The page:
Libya claims 85 villagers killed in NATO bombing; alliance says no evidence
State television shows footage of women and children killed east of the capital; NATO admits bombing but says targets were Gadhafi troops.
The Libyan government said Tuesday that a NATO airstrike near the western city of Zlitan had killed 85 villagers, including children, state television reported - a claim swiftly called into question by the military alliance.
Footage showed what the broadcaster said were the burned bodies of at least three children under the age of 9 in a hospital. It also showed women and children being treated for injuries. The country is to hold a three-day mourning for the deaths, the channel reported.
The report said the victims were from the village of Majar, which is near Zlitan, to the east of the capital Tripoli, where NATO forces have been intensifying their strikes on government troops.
A spokesman for the military alliance confirmed that its jets had struck three times overnight a former farm complex in Zlitan that had been turned into "a military staging area" for the troops of Libyan leader Muammar Gadhafi.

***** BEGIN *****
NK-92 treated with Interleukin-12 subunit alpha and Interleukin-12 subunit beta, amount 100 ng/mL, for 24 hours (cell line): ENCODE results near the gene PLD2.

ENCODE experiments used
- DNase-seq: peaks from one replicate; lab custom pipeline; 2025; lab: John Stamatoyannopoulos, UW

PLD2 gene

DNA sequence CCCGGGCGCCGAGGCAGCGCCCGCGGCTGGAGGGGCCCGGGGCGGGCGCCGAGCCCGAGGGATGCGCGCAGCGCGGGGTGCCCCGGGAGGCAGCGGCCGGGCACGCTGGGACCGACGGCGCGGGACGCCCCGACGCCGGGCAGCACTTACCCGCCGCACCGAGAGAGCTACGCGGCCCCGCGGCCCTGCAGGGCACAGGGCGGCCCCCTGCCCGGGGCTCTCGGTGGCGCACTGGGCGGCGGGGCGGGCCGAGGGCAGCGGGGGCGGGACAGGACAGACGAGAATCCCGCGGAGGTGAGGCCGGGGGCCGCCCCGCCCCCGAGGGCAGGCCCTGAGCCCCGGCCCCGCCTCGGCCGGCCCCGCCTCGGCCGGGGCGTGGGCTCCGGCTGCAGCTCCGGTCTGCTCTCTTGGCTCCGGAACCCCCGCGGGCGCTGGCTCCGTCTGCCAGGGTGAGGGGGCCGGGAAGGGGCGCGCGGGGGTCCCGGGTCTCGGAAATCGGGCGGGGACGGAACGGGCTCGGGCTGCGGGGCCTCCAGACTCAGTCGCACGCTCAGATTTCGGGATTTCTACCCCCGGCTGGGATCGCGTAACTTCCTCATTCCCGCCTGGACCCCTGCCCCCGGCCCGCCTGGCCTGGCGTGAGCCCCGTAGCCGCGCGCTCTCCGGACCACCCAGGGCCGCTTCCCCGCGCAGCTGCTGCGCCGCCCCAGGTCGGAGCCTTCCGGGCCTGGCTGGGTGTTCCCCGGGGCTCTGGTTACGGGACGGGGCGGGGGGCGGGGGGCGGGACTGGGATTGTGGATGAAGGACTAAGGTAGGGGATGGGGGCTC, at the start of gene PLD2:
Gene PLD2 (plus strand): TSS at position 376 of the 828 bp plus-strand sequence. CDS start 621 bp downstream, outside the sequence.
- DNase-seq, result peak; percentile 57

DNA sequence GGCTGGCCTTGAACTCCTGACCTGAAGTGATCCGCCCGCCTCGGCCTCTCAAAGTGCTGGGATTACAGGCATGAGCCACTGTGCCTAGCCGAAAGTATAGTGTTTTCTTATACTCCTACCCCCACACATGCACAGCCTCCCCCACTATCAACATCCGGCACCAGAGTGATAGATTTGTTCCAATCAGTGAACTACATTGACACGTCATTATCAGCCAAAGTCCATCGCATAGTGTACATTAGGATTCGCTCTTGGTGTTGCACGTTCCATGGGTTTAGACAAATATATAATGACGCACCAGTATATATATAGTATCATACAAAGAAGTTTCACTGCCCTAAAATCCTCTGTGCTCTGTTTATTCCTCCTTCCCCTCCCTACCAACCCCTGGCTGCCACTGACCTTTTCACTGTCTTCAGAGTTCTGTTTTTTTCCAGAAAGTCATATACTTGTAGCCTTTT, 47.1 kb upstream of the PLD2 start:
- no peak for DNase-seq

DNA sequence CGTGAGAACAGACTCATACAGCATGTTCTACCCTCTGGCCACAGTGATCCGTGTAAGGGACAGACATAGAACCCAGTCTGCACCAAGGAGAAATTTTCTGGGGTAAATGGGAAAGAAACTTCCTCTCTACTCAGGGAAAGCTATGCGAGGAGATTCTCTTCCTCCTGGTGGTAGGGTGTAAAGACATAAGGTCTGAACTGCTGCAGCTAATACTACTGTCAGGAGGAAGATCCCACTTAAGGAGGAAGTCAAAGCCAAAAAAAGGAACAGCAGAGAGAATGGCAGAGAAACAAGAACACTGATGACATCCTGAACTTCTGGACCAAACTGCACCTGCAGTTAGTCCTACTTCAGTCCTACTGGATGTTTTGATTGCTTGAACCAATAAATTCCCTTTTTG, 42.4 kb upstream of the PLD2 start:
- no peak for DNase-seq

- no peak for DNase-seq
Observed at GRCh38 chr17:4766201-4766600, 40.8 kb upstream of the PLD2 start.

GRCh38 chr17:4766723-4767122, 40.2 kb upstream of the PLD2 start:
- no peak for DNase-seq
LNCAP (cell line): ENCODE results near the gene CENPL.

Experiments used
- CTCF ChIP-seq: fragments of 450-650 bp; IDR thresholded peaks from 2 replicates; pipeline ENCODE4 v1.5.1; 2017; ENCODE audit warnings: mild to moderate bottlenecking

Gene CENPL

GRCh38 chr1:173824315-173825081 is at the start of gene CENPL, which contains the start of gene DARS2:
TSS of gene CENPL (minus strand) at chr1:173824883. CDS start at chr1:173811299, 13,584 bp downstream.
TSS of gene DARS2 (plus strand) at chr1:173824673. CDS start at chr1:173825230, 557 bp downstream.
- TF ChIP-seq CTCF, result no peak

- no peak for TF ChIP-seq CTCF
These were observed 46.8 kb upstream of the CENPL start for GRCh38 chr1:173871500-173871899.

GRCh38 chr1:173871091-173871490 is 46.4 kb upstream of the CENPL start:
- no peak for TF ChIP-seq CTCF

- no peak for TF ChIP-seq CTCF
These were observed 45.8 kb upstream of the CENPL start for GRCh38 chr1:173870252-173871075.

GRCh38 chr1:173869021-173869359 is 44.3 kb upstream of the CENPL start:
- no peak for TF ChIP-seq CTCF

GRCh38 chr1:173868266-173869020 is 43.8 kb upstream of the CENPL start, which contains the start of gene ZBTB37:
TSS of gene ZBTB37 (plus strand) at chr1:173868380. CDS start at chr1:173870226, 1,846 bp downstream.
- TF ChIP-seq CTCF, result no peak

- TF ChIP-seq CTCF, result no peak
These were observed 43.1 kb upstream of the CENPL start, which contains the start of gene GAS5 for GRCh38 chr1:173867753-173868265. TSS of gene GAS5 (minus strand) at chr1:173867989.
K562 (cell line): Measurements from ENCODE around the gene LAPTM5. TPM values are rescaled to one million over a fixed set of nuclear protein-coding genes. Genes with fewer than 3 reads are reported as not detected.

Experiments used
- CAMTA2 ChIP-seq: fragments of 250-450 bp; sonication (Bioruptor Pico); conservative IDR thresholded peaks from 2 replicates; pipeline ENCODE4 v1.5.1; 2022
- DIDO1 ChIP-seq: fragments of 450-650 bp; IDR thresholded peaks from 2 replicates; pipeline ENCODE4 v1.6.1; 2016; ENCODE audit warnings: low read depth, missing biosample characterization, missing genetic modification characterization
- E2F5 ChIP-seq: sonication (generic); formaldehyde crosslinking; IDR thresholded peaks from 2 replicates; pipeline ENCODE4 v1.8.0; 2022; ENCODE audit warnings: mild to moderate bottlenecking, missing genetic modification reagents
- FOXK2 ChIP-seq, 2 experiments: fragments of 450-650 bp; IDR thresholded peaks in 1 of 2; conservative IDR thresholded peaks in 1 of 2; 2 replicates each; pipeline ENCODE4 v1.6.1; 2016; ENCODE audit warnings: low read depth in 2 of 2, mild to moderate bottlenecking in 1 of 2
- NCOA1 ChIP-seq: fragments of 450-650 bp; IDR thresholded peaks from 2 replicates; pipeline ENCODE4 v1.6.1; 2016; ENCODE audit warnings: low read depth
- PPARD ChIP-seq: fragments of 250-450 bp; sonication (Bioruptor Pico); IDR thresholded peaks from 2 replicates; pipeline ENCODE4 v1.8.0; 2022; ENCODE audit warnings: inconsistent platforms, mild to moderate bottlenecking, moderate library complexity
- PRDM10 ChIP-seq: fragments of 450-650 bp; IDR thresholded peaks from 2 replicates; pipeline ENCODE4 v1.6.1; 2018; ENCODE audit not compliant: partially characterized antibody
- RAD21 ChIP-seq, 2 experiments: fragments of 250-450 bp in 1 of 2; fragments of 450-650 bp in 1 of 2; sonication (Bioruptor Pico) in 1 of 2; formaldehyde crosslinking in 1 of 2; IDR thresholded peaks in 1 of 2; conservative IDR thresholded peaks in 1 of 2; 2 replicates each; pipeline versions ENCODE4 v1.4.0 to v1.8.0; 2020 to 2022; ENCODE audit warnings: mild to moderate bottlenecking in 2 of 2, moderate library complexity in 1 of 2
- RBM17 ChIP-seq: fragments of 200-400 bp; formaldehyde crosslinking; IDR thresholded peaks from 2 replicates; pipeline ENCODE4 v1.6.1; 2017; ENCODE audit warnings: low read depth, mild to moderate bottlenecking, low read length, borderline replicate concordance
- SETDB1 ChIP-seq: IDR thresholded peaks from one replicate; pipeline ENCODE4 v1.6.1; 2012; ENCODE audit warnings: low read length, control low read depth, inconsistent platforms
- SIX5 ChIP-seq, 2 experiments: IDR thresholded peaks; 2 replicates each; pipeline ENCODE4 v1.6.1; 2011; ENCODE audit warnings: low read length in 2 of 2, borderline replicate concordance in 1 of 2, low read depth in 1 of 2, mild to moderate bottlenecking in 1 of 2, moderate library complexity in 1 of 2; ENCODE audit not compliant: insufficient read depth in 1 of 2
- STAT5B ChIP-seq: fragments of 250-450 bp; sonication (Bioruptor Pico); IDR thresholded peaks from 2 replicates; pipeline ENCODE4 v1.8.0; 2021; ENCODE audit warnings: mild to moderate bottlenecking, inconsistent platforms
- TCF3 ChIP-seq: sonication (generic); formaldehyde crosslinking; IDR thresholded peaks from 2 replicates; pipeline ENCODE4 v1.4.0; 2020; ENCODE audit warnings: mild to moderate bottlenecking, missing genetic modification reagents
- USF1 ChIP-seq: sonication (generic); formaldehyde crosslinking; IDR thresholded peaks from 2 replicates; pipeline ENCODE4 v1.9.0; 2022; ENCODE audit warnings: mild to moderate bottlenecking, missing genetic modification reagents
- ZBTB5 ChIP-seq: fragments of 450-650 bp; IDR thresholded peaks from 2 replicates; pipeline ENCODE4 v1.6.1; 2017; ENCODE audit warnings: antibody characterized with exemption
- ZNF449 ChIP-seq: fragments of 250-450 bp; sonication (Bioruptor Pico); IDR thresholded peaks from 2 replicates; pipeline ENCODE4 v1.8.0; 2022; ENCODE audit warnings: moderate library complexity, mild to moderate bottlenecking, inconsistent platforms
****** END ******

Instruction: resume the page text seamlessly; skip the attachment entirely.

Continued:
"We do not have evidence of civilian casualties at this stage, although casualties among military personnel - including mercenaries - are very likely due to the nature of the target," Colonel Roland Lavoie told reporters from operational headquarters in Naples, Italy. He, however, also said that a final "battle assessment" of the airstrike is still pending.
Lavoie said NATO was aware of the television footage showing women and children and does "take seriously these allegations," but also noted that "they are very frequently organized in a very timely fashion to coincide with" the alliance's regular press briefings.
"I can tell you that the target was indeed military based on solid intelligence," he added. "By striking it, NATO has reduced the pro- Gadhafi forces' capability to attack and threaten civilians."
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